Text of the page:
Sec. i] THE OASIS IN ITS GEOGRAPHICAL ASPECTS 8o5
advantages offered by the position of Kuchâ in regard to both if we compare the corresponding conditions in the case of Khotan. The K'un-1un range above this counterpart of Kuchâ in the south of the Tarim basin, with its extremely barren slopes and its narrow deep-cut gorges, provides only the scantiest resources for settled or pastoral existence. The few very difficult passes by which the range may be crossed east of the Kara-koram could never have been used for regular traffic. Beyond it extend for many marches the high and barren plateaus of north-western Tibet, where the rigour of the climate precludes human occupation of any kind, and makes mere travel arduous.
Far more favourable conditions prevail in the Tien-shan north of the territory of Kuchâ. Agricultural settlements of some size are to be found among the foot-hills (Maps Nos. 12 and 16) ; mines of copper, lead, and iron attest valuable mineral resources ; the presence of conifer forests at the head of several of the valleys draining the southern slopes 5 affords striking evidence of the effect that atmospheric moisture, carried across the range from the north, has produced, by clothing the higher slopes with more abundant vegetation and thus favouring grazing. More important still is the fact that north of the watershed there extends along this portion of the main chain of the Tien-shan a series of wide lateral valleys—those of Yulduz and of the Tekes and Kunges rivers—which provide not only rich grazing grounds but also, in their lower portions, large areas suitable for cultivation. We know that in Han times these fertile hill tracts were included in the territory of the powerful Wu-sun nation, and that in later times they were always favourite haunts of the great migrating tribes that in succession held the present Dzungaria.
Channels for profitable trade between these attractive valleys and the oases included in the ancient kingdom of Kuchâ are provided by a number of passes. Of these the Muz-art pass, situated on the flank of the great Tengri-khan massif, at an elevation of about 11,400 feet (Map No. I I. A. 4), is the westernmost and best known. Others lead from the head-waters of the Kuchâ and Bugur rivers to the plateau-like top portion of the Great Yulduz. All of them, though closed by snow during part of winter and early spring, are practicable with laden animals during the rest of the year. These routes provide adequate openings for the trade which is the natural outcome of the abundance of products on both sides of the range. Yet owing to their height, and the narrowness of the valleys by which they debouch southwards, they are far easier to defend against nomadic inroads and domination than the corresponding routes from the north into the territories of Karashahr, Turfân, and Hâmi, all farther to the east.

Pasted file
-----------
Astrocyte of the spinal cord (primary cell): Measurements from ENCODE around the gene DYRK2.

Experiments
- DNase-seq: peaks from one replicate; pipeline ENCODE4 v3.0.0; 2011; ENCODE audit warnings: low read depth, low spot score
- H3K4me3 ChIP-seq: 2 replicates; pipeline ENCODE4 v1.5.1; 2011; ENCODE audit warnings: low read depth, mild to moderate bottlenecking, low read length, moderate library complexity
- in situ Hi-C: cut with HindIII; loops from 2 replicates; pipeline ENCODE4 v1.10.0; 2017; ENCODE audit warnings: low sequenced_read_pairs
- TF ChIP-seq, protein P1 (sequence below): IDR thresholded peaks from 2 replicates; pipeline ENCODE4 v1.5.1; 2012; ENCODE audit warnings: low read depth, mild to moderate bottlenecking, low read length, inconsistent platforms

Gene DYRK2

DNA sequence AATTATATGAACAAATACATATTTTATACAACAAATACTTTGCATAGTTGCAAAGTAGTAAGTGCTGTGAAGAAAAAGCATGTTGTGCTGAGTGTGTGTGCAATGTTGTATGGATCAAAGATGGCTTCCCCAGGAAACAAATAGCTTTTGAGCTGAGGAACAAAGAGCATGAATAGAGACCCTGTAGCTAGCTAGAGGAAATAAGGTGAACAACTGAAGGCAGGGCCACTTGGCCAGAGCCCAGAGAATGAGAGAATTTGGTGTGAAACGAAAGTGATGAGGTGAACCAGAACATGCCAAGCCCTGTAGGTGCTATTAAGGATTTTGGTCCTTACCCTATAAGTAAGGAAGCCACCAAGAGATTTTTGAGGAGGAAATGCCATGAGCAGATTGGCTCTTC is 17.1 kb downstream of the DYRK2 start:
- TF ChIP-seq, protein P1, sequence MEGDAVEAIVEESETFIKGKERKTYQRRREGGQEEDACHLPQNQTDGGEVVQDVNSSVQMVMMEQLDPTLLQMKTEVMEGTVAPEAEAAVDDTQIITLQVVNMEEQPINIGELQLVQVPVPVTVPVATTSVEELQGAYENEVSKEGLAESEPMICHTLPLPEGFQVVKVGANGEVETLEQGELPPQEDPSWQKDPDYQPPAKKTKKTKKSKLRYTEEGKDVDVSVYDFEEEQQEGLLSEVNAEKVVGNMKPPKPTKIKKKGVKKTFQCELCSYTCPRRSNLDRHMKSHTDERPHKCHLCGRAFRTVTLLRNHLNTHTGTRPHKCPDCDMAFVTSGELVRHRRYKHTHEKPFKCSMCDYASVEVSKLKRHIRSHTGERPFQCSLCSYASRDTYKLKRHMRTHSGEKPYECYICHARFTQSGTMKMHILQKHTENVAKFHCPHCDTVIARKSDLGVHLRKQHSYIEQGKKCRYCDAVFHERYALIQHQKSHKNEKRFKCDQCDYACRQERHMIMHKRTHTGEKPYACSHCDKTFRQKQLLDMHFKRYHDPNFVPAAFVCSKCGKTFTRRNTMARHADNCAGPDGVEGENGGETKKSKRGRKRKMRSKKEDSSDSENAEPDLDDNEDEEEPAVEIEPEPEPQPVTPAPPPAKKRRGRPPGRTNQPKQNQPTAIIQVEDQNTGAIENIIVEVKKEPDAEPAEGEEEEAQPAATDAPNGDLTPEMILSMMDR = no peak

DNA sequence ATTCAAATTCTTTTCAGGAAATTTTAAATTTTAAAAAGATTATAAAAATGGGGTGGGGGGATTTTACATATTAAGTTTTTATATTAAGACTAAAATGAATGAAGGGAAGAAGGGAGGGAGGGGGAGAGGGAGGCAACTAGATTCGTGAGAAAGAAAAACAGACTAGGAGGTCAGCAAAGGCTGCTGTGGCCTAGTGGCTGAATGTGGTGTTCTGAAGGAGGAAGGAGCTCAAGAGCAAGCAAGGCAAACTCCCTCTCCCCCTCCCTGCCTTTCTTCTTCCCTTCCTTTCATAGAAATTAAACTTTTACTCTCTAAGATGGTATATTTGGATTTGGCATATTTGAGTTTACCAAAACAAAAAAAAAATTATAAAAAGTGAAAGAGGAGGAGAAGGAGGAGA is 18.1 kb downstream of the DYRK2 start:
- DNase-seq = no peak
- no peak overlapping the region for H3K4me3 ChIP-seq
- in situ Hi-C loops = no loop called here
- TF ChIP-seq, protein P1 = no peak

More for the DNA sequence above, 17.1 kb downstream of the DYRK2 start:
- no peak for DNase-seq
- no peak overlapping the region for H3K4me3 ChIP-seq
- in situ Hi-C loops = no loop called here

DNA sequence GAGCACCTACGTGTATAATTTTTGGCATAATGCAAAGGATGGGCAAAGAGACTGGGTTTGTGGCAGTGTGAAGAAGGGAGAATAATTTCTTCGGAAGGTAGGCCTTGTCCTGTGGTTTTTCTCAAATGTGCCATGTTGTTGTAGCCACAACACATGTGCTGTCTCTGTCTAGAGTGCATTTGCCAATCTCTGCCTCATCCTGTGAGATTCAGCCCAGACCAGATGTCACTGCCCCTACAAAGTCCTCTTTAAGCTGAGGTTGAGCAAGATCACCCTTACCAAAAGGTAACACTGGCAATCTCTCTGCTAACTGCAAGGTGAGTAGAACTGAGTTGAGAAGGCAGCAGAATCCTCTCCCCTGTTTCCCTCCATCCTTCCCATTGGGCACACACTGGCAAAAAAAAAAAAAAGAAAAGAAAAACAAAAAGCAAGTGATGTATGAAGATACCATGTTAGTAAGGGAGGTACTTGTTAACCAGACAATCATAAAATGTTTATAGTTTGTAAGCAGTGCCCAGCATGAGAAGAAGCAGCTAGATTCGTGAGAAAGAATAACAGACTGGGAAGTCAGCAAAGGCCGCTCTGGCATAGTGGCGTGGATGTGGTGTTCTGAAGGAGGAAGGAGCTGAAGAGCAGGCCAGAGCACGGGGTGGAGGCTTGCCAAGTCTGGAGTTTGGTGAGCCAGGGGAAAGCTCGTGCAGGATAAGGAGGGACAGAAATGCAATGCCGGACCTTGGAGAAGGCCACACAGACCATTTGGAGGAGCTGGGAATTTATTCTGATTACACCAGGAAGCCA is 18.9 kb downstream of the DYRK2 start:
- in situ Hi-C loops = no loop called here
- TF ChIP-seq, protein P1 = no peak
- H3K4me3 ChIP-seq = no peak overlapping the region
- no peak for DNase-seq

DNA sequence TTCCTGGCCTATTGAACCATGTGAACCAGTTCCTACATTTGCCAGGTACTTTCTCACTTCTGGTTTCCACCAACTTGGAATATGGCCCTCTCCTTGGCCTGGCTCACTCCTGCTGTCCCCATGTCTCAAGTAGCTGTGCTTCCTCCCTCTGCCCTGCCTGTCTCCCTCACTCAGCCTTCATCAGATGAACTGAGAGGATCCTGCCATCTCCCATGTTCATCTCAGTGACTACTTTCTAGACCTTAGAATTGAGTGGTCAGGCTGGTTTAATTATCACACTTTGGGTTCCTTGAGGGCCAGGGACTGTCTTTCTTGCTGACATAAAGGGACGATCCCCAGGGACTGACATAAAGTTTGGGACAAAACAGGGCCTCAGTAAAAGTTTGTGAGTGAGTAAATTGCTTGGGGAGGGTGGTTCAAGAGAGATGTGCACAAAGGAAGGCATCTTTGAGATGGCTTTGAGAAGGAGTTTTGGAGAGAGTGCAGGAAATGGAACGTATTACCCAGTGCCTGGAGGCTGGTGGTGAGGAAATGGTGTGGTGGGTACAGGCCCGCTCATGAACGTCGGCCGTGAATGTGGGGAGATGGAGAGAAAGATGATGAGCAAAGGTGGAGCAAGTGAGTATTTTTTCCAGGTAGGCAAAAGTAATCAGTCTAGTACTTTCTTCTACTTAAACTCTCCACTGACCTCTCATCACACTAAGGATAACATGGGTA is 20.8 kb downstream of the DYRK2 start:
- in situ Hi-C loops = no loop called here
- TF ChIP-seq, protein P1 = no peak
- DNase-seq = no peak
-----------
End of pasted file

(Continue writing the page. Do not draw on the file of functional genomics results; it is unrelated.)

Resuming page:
The position of Kuchâ. with regard to the Taklamakân desert in the south is equally favourable. The broad riverine belt of the Tarim, stretching from west to east, acts as a natural fosse or fence against that advance of the drifting sand with which the proximity of the great dune-covered area of the Taklamakân threatens outlying cultivated areas in. the Khotan region, whenever the irrigation of these is reduced from physical or human causes. The width of this riverine belt is considerably increased by the branching beds, not only of the Tarim, but also of the terminal course of the Muz-art-daryâ (see Map No. 17. c, D. 2). This accounts for the ample winter grazing which the flocks of Kuchâ find here. Incidentally it may also be noted that the deltaic spread of flood water from this river accounts for that prevalence of subsoil moisture which explains the poor preservation of remains at outlying sites of ancient occupation in the south of the Kuchâ area. For the same reason evidence of wind-erosion is very scanty at these sites.
Among the advantages assured to Kuchâ by its geographical situation, special mention must be made of those which the territory has derived since ancient times from being the nodal point of important routes converging upon it from different directions. Kuchâ, must always have been a considerable trade nucleus upon the great Central-Asian high road which passed through it,
5 See Maps No. 12. s, C. I ; i6. B. 4.
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